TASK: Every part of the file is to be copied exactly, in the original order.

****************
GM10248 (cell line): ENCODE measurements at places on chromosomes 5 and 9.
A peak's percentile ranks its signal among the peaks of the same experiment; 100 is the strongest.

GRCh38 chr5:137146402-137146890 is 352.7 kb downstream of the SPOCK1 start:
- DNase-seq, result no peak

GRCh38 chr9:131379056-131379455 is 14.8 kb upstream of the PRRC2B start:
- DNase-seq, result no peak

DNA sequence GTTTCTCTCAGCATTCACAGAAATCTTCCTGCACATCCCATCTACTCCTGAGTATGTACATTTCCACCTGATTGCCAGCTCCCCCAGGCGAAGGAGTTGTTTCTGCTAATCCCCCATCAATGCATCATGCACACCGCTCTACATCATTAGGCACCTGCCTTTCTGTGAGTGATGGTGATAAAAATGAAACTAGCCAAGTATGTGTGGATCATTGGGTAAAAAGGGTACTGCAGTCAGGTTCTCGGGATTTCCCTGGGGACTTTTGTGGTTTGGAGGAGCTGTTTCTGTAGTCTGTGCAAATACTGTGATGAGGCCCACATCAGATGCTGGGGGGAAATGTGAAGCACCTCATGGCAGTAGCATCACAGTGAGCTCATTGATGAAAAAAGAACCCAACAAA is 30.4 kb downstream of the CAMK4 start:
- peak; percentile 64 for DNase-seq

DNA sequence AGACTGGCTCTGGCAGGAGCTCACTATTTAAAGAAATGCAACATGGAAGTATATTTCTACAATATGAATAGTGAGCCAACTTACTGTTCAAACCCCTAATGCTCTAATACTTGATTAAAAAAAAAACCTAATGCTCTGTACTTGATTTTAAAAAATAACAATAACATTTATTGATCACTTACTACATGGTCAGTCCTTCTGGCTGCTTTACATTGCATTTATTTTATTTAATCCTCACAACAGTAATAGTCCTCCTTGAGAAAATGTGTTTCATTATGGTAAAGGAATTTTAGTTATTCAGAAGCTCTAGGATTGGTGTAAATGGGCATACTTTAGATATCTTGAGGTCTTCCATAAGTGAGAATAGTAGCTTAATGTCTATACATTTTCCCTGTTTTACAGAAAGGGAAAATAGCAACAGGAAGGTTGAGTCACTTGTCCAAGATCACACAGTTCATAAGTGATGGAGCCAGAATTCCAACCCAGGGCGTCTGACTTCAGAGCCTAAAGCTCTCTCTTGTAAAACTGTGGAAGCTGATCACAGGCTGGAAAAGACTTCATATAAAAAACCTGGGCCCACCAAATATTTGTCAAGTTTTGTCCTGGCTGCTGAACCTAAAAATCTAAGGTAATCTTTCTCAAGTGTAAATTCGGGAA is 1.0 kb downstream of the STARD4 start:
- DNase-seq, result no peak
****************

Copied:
GM10248 (cell line): ENCODE measurements at places on chromosomes 5 and 9.
A peak's percentile ranks its signal among the peaks of the same experiment; 100 is the strongest.

GRCh38 chr5:137146402-137146890 is 352.7 kb downstream of the SPOCK1 start:
- DNase-seq, result no peak

GRCh38 chr9:131379056-131379455 is 14.8 kb upstream of the PRRC2B start:
- DNase-seq, result no peak

DNA sequence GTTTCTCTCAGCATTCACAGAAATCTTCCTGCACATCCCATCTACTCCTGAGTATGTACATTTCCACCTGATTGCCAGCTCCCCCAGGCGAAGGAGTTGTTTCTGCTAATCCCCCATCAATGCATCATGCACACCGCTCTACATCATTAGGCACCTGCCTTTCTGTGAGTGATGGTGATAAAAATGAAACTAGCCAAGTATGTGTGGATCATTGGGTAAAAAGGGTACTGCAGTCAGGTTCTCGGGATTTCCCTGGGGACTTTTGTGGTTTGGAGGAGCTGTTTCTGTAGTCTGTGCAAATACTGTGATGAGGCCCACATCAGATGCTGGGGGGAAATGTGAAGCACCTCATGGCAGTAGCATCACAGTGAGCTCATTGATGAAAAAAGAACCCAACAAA is 30.4 kb downstream of the CAMK4 start:
- peak; percentile 64 for DNase-seq

DNA sequence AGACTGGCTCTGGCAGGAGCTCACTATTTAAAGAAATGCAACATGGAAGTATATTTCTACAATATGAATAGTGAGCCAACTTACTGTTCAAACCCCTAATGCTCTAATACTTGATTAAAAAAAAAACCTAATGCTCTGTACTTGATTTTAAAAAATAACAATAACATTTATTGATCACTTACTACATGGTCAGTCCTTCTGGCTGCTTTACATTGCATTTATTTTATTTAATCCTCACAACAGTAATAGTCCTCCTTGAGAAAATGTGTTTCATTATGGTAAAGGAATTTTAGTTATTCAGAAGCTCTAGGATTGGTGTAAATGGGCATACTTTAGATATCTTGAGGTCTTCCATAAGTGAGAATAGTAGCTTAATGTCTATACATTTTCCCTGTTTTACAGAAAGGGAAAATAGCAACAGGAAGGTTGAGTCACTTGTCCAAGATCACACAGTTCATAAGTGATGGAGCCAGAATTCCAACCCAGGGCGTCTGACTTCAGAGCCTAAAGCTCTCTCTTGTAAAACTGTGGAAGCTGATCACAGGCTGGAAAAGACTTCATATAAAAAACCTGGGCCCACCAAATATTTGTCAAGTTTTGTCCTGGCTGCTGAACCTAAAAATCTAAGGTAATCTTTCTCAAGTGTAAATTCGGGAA is 1.0 kb downstream of the STARD4 start:
- DNase-seq, result no peak